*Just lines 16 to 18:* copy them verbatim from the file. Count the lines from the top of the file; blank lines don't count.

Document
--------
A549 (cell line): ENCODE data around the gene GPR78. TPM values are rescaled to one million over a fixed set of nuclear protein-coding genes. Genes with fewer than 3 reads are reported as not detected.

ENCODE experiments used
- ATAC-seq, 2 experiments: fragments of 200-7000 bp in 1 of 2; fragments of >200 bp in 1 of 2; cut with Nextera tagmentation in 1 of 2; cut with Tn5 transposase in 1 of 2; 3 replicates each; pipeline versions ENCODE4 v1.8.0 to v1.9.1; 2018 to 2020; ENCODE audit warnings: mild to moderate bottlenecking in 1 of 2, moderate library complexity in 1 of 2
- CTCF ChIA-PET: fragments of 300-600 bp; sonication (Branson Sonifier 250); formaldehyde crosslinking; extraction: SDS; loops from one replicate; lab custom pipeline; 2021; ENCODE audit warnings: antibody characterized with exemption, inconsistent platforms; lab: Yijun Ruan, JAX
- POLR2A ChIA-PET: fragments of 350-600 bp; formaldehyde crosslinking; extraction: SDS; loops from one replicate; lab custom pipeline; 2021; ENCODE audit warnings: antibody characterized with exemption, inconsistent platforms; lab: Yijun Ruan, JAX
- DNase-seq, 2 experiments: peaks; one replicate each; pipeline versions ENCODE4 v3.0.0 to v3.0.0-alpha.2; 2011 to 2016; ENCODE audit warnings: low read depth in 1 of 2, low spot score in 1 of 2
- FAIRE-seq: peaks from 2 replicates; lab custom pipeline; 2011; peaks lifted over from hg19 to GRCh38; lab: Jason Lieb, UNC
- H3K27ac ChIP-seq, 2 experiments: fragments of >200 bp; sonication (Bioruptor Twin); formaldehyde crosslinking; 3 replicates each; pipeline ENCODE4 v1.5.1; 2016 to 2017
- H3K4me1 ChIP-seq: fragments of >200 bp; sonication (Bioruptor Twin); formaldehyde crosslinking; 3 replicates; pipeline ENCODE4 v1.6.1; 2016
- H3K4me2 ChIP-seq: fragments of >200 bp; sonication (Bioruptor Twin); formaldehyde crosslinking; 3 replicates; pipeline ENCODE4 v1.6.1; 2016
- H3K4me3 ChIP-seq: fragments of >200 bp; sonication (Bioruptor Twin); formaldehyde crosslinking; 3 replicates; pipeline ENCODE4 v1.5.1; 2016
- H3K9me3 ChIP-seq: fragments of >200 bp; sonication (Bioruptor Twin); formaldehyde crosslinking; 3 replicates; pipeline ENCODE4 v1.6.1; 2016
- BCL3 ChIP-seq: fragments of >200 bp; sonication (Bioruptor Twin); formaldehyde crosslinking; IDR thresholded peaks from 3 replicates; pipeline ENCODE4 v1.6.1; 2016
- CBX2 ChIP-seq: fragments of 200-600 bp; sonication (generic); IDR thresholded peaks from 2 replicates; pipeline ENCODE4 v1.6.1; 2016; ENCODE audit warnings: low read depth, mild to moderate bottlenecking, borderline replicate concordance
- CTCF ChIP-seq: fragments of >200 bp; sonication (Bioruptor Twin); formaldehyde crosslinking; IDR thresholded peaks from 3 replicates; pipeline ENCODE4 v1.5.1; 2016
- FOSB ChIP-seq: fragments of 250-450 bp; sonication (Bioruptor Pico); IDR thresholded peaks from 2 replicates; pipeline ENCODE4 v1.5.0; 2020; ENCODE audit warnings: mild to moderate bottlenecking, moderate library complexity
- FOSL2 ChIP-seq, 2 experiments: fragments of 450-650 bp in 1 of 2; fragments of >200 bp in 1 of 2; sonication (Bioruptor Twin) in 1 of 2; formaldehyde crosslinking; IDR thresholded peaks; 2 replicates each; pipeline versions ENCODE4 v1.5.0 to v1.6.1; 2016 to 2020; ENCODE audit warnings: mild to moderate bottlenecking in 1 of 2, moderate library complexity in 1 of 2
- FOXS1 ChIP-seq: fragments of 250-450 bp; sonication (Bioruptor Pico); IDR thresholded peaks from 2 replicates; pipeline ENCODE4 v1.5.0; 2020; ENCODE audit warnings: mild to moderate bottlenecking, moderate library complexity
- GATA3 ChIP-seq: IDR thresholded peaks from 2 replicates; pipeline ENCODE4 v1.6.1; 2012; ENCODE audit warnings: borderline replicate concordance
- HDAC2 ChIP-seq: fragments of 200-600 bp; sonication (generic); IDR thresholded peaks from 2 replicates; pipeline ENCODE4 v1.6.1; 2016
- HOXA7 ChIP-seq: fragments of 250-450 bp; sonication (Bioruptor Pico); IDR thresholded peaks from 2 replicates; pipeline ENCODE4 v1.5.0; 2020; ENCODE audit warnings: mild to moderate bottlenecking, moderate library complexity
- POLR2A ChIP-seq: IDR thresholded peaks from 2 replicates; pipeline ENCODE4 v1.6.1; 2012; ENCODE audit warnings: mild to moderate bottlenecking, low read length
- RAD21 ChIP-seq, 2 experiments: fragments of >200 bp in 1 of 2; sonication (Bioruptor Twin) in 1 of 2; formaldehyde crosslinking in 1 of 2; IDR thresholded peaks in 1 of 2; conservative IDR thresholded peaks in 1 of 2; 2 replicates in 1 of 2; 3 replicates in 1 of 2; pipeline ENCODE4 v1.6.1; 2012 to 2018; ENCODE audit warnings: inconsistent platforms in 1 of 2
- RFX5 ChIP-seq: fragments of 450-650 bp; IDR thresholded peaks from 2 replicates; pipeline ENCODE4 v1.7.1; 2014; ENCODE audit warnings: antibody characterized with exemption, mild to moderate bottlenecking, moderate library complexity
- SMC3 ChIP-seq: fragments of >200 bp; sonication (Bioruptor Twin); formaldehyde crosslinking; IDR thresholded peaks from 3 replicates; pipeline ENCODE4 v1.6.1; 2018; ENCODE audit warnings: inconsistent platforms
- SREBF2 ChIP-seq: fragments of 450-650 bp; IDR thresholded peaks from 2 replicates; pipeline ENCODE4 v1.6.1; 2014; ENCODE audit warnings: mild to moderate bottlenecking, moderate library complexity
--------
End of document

- FOSB ChIP-seq: fragments of 250-450 bp; sonication (Bioruptor Pico); IDR thresholded peaks from 2 replicates; pipeline ENCODE4 v1.5.0; 2020; ENCODE audit warnings: mild to moderate bottlenecking, moderate library complexity
- FOSL2 ChIP-seq, 2 experiments: fragments of 450-650 bp in 1 of 2; fragments of >200 bp in 1 of 2; sonication (Bioruptor Twin) in 1 of 2; formaldehyde crosslinking; IDR thresholded peaks; 2 replicates each; pipeline versions ENCODE4 v1.5.0 to v1.6.1; 2016 to 2020; ENCODE audit warnings: mild to moderate bottlenecking in 1 of 2, moderate library complexity in 1 of 2
- FOXS1 ChIP-seq: fragments of 250-450 bp; sonication (Bioruptor Pico); IDR thresholded peaks from 2 replicates; pipeline ENCODE4 v1.5.0; 2020; ENCODE audit warnings: mild to moderate bottlenecking, moderate library complexity